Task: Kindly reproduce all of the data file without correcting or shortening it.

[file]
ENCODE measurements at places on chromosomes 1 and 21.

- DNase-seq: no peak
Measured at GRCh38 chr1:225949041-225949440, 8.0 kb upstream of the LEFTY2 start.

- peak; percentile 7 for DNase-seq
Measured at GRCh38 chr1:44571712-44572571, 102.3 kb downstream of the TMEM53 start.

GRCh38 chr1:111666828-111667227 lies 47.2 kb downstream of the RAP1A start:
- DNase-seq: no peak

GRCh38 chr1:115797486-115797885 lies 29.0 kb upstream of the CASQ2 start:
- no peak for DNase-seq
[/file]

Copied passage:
ENCODE measurements at places on chromosomes 1 and 21.

- DNase-seq: no peak
Measured at GRCh38 chr1:225949041-225949440, 8.0 kb upstream of the LEFTY2 start.

- peak; percentile 7 for DNase-seq
Measured at GRCh38 chr1:44571712-44572571, 102.3 kb downstream of the TMEM53 start.

GRCh38 chr1:111666828-111667227 lies 47.2 kb downstream of the RAP1A start:
- DNase-seq: no peak

GRCh38 chr1:115797486-115797885 lies 29.0 kb upstream of the CASQ2 start:
- no peak for DNase-seq